Spirited Affairs

Get spooky (and educated) with ghost tours and paranormal activity found across Oklahoma.

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Teri French of the Tulsa Spirit Tour informs guests on ghost stories, urban legends and the sordid history of Tulsa. Photo by Josh New

Many tours have words such as ghost and haunted in their titles, and people buying tickets want to hear about these spirits that go bump in the night.

The spirit tours that happen every autumn across Oklahoma are also a good way to learn about the state’s history, because the stories are mostly about real people, organizers say.

Teri French of the Tulsa Spirit Tour informs guests on ghost stories, urban legends and the sordid history of Tulsa. Photo by Josh New

The Haunted History Tours at Three Rivers Museum in Muskogee are led by historians, says operations director Angie Rush, adding that tour participants visit “historical places that involve the paranormal,” such as cemeteries, buildings and houses.

The tours are for ages 12 and older and limited to about 25 people. Ticket are $15, and the tours sell out every year, she says. For a schedule and reservations, go to 3riversmuseum.com or call 918.686.6624.

In the state’s first capital, Stacey Frazier is in the fifth year of hosting her year-round Guthrie Ghost Walk. Interest picks up in September and October, so she adds dates and times, sometimes even midnight tours.

 Guthrie is so rich with stories that she’s been able to offer fresh tales every year, Frazier says.

“I keep uncovering stories,” she says. “I do a lot of the research through newspapers.com. And I talk to the older residents of the town. Even without the paranormal element, they are interesting stories.” 

Tickets for the 90-minute walking tours are $10 for those 15 and older, $7 for ages 7 to 14 and free for kids younger than 7. Go to guthrieghostwalk.com or call 405.293.8404.

The Tulsa Spirit Tour features haunted places and a serial killers tour in October, says Teri French, who created the attraction in 2003. She has conducted paranormal investigations since the 1990s and is the founder of the Paranormal Investigation Team of Tulsa.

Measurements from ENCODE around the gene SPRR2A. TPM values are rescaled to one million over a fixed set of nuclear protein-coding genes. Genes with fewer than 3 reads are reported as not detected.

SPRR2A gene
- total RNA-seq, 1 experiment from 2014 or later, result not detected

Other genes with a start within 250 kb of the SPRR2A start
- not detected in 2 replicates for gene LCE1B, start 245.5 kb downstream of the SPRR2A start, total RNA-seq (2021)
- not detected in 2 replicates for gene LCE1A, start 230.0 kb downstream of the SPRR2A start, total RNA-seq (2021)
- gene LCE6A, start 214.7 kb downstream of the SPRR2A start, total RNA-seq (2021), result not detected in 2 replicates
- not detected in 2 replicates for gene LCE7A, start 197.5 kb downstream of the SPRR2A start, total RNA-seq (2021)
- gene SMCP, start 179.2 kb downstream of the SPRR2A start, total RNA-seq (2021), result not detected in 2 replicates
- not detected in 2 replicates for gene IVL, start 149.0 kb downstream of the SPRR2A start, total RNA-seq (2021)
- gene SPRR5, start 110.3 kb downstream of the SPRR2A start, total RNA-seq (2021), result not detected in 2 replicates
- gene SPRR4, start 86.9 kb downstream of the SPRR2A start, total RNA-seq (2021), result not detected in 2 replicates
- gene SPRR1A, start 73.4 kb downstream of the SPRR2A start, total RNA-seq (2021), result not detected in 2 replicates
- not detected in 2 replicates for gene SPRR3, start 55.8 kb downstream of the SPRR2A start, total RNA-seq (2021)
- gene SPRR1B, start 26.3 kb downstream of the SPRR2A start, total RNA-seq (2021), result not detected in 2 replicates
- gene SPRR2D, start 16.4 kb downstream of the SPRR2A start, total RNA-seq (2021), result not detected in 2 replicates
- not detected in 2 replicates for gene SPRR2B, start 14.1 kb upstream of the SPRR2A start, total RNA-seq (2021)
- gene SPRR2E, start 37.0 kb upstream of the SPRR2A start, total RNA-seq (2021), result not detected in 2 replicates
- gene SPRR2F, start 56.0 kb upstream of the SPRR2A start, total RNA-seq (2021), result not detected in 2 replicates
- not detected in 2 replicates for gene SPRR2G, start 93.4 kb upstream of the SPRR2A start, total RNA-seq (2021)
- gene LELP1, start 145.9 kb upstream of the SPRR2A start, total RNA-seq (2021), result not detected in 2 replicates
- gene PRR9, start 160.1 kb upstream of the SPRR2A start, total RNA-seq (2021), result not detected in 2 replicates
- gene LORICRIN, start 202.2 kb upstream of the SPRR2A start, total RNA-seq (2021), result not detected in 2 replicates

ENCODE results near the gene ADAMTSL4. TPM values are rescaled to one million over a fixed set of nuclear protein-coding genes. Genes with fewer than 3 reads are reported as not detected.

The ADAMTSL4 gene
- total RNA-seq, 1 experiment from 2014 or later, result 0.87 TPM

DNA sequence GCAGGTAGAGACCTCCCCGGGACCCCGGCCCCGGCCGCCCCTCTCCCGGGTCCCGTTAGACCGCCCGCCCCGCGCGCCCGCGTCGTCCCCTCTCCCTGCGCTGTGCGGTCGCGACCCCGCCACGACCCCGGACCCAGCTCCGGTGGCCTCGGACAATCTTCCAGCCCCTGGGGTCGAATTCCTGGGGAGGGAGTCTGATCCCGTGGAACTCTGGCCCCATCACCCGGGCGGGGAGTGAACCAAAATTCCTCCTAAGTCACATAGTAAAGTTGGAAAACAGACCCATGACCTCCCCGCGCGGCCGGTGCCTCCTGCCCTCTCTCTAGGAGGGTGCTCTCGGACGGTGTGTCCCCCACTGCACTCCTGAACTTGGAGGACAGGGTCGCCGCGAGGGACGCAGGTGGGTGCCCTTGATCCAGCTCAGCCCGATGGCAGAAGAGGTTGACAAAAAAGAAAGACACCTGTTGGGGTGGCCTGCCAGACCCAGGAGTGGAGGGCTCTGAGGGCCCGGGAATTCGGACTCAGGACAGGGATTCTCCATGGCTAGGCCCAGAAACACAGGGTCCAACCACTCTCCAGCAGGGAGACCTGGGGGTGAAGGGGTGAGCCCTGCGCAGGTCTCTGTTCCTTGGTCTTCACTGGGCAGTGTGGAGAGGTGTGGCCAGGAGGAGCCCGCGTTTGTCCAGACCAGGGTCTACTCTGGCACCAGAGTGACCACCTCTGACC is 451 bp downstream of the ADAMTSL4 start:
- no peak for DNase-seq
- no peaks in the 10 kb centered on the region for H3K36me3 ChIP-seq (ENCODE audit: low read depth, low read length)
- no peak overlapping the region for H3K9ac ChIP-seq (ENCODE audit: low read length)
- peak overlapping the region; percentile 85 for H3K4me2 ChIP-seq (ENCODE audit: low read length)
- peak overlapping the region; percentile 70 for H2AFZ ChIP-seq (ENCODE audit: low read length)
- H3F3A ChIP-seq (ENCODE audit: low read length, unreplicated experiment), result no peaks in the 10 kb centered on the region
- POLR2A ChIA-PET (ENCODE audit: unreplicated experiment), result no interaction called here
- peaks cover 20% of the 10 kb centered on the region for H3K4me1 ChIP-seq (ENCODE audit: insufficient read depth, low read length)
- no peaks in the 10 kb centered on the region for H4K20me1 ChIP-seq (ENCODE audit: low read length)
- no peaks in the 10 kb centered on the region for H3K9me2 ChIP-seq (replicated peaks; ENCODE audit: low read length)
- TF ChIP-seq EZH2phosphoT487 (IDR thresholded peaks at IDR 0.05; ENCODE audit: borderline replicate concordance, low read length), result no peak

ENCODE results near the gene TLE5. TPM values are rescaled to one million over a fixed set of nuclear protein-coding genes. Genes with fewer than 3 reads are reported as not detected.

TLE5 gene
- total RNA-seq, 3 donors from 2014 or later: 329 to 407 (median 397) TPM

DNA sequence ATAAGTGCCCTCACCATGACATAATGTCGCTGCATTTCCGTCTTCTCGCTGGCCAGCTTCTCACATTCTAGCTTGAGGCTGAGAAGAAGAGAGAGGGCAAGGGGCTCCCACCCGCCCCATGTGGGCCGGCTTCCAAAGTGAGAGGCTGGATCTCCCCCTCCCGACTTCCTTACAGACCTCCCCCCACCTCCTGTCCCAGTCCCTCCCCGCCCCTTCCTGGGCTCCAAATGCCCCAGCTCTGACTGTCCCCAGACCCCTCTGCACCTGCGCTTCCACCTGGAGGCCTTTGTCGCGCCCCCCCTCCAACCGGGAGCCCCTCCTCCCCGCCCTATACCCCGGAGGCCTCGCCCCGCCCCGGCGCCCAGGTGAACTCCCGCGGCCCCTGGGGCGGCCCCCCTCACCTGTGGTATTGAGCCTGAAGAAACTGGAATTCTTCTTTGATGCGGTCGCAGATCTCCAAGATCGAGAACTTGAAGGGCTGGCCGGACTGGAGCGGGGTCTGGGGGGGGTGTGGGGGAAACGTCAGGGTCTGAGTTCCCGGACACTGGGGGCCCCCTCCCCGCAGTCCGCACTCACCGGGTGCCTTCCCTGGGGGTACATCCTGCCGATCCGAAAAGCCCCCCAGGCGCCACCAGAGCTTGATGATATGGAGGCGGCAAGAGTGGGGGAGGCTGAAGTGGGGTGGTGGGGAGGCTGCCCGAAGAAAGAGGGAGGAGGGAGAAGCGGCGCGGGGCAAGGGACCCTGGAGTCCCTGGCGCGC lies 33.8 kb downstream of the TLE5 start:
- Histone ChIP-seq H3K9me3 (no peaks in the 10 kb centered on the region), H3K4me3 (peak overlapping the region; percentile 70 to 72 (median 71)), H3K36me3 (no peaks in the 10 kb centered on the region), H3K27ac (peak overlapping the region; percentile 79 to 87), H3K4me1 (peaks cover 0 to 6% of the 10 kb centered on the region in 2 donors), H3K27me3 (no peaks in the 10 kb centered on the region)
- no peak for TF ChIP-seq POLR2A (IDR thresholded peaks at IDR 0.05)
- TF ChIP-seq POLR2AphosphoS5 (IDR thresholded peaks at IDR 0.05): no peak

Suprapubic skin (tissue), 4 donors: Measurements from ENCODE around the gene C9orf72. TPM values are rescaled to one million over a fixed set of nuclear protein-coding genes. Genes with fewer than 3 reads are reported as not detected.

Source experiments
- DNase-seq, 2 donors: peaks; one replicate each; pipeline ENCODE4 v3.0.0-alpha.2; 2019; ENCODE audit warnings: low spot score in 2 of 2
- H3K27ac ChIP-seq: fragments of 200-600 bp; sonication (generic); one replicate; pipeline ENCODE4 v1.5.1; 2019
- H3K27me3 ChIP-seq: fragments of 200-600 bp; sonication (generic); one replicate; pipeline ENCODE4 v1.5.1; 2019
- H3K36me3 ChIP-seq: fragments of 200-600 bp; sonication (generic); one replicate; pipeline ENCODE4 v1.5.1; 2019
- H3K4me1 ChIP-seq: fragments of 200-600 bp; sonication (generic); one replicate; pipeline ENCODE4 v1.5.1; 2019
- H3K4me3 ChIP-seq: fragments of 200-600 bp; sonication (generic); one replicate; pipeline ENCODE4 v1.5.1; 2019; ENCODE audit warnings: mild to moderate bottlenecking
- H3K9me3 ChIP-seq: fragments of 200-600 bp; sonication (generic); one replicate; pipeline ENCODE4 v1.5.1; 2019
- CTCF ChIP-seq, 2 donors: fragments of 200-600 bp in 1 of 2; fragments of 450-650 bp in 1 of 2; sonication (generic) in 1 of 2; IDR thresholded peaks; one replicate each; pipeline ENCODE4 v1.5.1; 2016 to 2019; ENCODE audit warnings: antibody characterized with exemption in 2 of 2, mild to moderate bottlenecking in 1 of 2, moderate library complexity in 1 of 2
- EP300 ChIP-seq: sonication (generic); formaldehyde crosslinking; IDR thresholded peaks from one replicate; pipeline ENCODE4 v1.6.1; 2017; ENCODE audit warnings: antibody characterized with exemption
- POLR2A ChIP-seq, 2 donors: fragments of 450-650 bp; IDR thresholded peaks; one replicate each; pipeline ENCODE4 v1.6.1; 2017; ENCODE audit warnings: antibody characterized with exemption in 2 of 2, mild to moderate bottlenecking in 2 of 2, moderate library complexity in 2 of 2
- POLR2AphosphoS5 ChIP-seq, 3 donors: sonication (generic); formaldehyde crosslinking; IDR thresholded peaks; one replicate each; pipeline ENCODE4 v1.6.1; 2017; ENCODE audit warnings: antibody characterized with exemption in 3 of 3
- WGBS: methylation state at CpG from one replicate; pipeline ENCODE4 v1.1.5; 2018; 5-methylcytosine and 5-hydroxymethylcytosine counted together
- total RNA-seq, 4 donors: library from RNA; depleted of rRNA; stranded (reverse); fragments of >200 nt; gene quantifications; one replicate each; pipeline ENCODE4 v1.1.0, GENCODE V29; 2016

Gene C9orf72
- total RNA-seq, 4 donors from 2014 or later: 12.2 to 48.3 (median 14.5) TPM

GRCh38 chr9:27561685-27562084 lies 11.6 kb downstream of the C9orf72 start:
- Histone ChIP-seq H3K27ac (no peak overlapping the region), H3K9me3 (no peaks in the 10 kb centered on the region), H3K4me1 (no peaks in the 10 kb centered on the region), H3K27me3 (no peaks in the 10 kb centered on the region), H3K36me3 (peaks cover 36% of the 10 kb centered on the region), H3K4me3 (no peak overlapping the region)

“People are always curious about what they don’t understand, about stuff that defies logic,” says French, who narrates most of the two-hour bus tours.

Children under 16 must be accompanied by an adult for the bus tours, which feature “ghost stories, urban legends and the sordid history of Tulsa.” French says her walking tour is more kid-friendly.

The serial killers tours are scheduled for Oct. 4, 11 and 24. Go to tulsaspirittour.com or call 918.694.7488 for the Haunted Tulsa dates. Tours are added based on demand. Tickets are $40.

For those 18 and older, French also offers Ghost Hunting 101, a five-week course that meets on Tuesdays in October and costs $65.

Back in central Oklahoma, author and English professor Jeff Provine offers the Oklahoma City Ghost Tour and Norman Downtown Ghost Tour during the two weeks before Halloween. He charges $10 for the walking tours, which, he says, are “upper PG-rated” in fright factor.

Provine tells true stories “about people who have had some very strange, otherwise unexplained experiences.”

Go to jeffprovine.com or call 405.343.1305.

In El Reno, the Fort Reno Historical Spirit Tour comes with a bean supper, says Wendy Ogden, director and curator the U.S. Cavalry Association Museum. Tours are on two or three nights in October, depending on demand, and tickets are $15 for adults, $14 for seniors and $7 for kids. Call 405.262.3987.